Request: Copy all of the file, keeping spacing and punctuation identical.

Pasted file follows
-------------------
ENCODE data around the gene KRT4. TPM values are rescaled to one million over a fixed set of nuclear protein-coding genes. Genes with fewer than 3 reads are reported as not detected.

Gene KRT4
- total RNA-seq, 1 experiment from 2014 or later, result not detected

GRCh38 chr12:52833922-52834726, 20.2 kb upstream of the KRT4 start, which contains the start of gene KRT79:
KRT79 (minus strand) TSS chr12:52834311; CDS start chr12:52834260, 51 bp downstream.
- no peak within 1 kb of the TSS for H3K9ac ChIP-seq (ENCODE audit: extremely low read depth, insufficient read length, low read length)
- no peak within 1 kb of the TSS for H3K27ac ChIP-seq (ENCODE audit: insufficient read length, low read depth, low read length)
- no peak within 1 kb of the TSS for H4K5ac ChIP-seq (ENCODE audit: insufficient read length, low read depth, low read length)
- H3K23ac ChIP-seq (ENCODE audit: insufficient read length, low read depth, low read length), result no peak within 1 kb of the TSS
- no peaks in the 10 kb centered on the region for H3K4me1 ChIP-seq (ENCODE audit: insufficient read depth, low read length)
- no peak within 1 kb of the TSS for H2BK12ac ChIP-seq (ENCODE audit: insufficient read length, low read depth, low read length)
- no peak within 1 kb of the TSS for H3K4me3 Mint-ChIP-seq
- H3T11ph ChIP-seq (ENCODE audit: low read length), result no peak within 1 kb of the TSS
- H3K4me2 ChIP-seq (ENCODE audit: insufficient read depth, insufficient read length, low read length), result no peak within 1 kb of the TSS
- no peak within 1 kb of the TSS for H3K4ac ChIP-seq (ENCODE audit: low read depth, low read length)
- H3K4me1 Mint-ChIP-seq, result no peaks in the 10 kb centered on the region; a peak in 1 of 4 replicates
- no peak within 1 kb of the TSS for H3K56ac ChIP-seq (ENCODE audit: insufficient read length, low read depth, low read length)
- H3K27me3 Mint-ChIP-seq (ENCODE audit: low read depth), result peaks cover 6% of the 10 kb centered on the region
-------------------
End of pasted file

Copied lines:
ENCODE data around the gene KRT4. TPM values are rescaled to one million over a fixed set of nuclear protein-coding genes. Genes with fewer than 3 reads are reported as not detected.

Gene KRT4
- total RNA-seq, 1 experiment from 2014 or later, result not detected

GRCh38 chr12:52833922-52834726, 20.2 kb upstream of the KRT4 start, which contains the start of gene KRT79:
KRT79 (minus strand) TSS chr12:52834311; CDS start chr12:52834260, 51 bp downstream.
- no peak within 1 kb of the TSS for H3K9ac ChIP-seq (ENCODE audit: extremely low read depth, insufficient read length, low read length)
- no peak within 1 kb of the TSS for H3K27ac ChIP-seq (ENCODE audit: insufficient read length, low read depth, low read length)
- no peak within 1 kb of the TSS for H4K5ac ChIP-seq (ENCODE audit: insufficient read length, low read depth, low read length)
- H3K23ac ChIP-seq (ENCODE audit: insufficient read length, low read depth, low read length), result no peak within 1 kb of the TSS
- no peaks in the 10 kb centered on the region for H3K4me1 ChIP-seq (ENCODE audit: insufficient read depth, low read length)
- no peak within 1 kb of the TSS for H2BK12ac ChIP-seq (ENCODE audit: insufficient read length, low read depth, low read length)
- no peak within 1 kb of the TSS for H3K4me3 Mint-ChIP-seq
- H3T11ph ChIP-seq (ENCODE audit: low read length), result no peak within 1 kb of the TSS
- H3K4me2 ChIP-seq (ENCODE audit: insufficient read depth, insufficient read length, low read length), result no peak within 1 kb of the TSS
- no peak within 1 kb of the TSS for H3K4ac ChIP-seq (ENCODE audit: low read depth, low read length)
- H3K4me1 Mint-ChIP-seq, result no peaks in the 10 kb centered on the region; a peak in 1 of 4 replicates
- no peak within 1 kb of the TSS for H3K56ac ChIP-seq (ENCODE audit: insufficient read length, low read depth, low read length)
- H3K27me3 Mint-ChIP-seq (ENCODE audit: low read depth), result peaks cover 6% of the 10 kb centered on the region